A new book suggests a way out of information chaos and cancel culture

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·Chief National Correspondent
·6 min read
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Jonathan Rauch
Jonathan Rauch and his new book "The Constitution of Knowledge." (Photo illustration: Yahoo News; photos: Dan Callister/Shutterstock, Amazon)

America is going through a period of information chaos that will lead to real-world physical violence, and the only way out of this dilemma is to reassert the need for a rule-based system for public knowledge, the author of a new book argues.

The way to fight back, Jonathan Rauch argues in “The Constitution of Knowledge,” is by reestablishing the “social network” that has benefited humanity for the last two centuries but is under immense strain.

Rauch, a public intellectual at the Brookings Institution who was one of the earliest public advocates for marriage equality, has turned his attention to political reform in recent years.

In “The Constitution of Knowledge,” he argues that though we have a system of organizing knowledge already, we are in danger of losing it if we do not reclaim and revitalize it. Like the U.S. Constitution, it is a set of principles that compels and organizes negotiation, but preserves freedom and opposes control of knowledge by any one group or person.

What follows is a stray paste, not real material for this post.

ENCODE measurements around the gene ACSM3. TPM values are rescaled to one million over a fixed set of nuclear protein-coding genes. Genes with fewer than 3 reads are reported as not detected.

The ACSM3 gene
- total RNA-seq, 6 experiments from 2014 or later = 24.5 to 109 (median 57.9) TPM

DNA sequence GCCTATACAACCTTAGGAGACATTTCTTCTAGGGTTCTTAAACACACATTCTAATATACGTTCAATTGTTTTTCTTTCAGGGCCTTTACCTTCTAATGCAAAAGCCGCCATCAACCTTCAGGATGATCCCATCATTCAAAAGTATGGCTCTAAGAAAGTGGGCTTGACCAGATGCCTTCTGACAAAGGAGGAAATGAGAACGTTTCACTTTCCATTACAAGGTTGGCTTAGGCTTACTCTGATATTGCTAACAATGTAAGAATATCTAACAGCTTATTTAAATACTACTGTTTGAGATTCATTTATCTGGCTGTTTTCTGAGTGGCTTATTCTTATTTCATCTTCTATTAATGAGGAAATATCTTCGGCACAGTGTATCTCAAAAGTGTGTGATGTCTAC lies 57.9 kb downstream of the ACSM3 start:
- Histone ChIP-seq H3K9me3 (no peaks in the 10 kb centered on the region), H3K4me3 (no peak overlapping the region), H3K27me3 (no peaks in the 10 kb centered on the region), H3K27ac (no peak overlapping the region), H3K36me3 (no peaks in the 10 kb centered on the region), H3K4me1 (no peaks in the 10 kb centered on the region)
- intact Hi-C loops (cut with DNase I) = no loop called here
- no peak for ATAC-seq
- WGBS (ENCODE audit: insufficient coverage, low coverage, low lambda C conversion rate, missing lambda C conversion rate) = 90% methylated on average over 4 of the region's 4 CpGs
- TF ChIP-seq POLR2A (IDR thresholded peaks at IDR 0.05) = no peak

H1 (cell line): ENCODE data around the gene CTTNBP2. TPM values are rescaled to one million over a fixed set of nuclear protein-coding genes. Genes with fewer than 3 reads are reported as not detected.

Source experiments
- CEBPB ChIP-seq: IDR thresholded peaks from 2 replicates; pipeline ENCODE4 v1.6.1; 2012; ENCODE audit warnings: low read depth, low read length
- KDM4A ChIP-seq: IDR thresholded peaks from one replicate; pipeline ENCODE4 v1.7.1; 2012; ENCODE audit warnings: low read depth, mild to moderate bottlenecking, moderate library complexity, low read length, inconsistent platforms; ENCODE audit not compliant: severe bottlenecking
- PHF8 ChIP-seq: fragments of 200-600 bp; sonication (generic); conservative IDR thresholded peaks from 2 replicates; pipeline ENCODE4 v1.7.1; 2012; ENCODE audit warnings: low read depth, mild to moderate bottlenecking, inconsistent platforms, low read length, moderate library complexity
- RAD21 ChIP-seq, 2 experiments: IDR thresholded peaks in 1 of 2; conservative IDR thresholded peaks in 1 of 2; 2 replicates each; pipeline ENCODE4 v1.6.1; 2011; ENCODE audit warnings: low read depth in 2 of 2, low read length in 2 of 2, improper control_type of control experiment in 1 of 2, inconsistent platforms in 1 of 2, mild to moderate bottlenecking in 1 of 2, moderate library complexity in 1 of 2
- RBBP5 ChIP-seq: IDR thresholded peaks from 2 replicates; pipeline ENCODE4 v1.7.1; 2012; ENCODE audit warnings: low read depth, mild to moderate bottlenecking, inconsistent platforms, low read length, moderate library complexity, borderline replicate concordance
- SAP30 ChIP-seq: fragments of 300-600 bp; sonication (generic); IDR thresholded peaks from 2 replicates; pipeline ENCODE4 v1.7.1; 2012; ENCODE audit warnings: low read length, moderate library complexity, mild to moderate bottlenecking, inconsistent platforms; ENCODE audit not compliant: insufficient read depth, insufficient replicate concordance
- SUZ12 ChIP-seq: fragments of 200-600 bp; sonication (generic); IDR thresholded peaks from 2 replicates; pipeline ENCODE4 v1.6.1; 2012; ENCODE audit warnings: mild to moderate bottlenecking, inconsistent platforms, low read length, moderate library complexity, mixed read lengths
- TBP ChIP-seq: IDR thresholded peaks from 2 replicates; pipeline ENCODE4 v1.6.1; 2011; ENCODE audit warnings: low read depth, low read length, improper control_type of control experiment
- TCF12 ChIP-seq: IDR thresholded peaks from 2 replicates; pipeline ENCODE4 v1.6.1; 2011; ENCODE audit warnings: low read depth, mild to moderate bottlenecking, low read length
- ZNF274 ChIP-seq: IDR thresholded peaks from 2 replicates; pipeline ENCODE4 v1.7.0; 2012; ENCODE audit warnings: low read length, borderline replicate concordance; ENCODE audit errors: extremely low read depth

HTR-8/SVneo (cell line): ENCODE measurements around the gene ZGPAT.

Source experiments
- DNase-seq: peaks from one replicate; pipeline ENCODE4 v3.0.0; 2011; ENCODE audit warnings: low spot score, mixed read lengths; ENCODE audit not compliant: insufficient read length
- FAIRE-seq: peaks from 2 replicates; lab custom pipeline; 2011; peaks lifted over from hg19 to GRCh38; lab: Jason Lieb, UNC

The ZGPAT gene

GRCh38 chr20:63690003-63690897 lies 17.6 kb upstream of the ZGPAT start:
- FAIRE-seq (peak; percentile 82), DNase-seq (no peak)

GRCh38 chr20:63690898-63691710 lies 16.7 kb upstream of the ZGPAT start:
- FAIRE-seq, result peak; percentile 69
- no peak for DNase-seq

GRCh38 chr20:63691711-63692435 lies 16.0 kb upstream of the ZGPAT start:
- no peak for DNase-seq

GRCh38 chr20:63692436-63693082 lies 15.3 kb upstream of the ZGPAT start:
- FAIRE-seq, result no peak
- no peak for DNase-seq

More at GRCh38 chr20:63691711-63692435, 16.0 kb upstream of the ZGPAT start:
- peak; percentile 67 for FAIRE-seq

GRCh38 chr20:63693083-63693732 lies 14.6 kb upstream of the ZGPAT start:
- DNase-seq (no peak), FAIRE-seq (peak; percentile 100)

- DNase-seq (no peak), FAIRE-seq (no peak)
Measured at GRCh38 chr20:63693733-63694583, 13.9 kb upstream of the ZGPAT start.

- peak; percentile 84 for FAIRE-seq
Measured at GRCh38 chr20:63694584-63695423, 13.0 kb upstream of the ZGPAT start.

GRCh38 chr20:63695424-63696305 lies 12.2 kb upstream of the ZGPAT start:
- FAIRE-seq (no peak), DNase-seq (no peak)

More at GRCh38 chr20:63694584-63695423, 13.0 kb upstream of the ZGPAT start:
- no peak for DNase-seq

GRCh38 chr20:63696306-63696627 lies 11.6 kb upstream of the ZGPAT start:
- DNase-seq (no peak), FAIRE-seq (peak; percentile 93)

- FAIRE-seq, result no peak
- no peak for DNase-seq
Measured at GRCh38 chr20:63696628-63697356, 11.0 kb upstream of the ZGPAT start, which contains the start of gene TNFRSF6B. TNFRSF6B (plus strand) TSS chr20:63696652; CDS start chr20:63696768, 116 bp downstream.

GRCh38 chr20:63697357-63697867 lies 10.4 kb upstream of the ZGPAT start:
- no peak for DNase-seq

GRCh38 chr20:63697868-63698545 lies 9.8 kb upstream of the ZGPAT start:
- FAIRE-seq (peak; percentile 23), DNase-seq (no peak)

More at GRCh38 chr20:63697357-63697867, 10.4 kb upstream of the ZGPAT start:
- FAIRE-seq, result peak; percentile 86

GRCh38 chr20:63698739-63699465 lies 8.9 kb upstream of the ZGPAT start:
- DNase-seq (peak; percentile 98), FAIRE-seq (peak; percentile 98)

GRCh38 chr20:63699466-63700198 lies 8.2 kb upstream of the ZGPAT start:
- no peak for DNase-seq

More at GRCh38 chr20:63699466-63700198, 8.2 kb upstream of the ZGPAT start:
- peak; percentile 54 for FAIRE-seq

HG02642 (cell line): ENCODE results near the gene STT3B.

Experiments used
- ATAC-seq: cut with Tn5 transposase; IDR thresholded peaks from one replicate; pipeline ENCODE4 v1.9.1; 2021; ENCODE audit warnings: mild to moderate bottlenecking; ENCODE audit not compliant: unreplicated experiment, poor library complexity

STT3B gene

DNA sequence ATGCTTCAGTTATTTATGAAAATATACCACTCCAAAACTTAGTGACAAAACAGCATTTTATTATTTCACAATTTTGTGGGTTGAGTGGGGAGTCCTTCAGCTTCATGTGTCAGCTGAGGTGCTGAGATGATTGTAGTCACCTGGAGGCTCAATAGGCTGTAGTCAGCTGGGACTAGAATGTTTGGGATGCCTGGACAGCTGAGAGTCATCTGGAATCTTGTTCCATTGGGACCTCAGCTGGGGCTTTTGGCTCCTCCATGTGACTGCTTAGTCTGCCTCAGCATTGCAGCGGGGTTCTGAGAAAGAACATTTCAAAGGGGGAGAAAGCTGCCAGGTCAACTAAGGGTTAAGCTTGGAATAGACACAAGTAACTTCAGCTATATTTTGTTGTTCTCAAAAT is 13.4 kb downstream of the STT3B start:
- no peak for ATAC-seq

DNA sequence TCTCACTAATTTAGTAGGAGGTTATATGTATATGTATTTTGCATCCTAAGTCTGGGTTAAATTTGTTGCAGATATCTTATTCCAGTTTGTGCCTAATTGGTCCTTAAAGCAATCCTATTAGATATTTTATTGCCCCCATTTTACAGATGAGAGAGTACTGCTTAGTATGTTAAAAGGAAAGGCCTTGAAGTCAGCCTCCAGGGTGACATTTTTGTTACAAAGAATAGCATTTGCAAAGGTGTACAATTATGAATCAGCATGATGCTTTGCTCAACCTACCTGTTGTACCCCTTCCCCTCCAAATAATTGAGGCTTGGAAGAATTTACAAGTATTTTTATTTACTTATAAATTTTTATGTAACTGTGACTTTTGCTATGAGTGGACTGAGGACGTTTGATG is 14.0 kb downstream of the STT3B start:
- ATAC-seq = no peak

The stakes are high, Rauch argues. Can we remain a society of laws and peaceful persuasion, or will we descend into violence and coercion?

In an interview on “The Long Game,” a Yahoo News podcast, Rauch said that modern society is dealing with “powerful tactics of weaponized information warfare, and they are effective. And we do need to focus on them and fight them as we would any other threat.”

The fact that half of Republicans in one recent opinion survey said they believe that former President Donald Trump is actually the president right now is itself just one half of the problem, Rauch said. Much of his book deals with what he calls “troll epistemology,” which he describes as Trump’s strategy to dominate the system by overloading it with nonsense, outrage and outright lies.

Donald Trump
Then-President Donald Trump at the "Save America" rally on the day of the Jan. 6 Capitol insurrection. (Eric Lee/Bloomberg via Getty Images)

“I argue that Donald Trump is right up there with the greatest information warfare innovators of all time,” Rauch said. “I don't believe it had ever occurred to anybody — much less a United States president — to try to adapt Russian-style disinformation techniques to U.S. politics and turn them against the people of the United States.

“This is something presidents are supposed to be protecting us from by anchoring their presidency in truth.”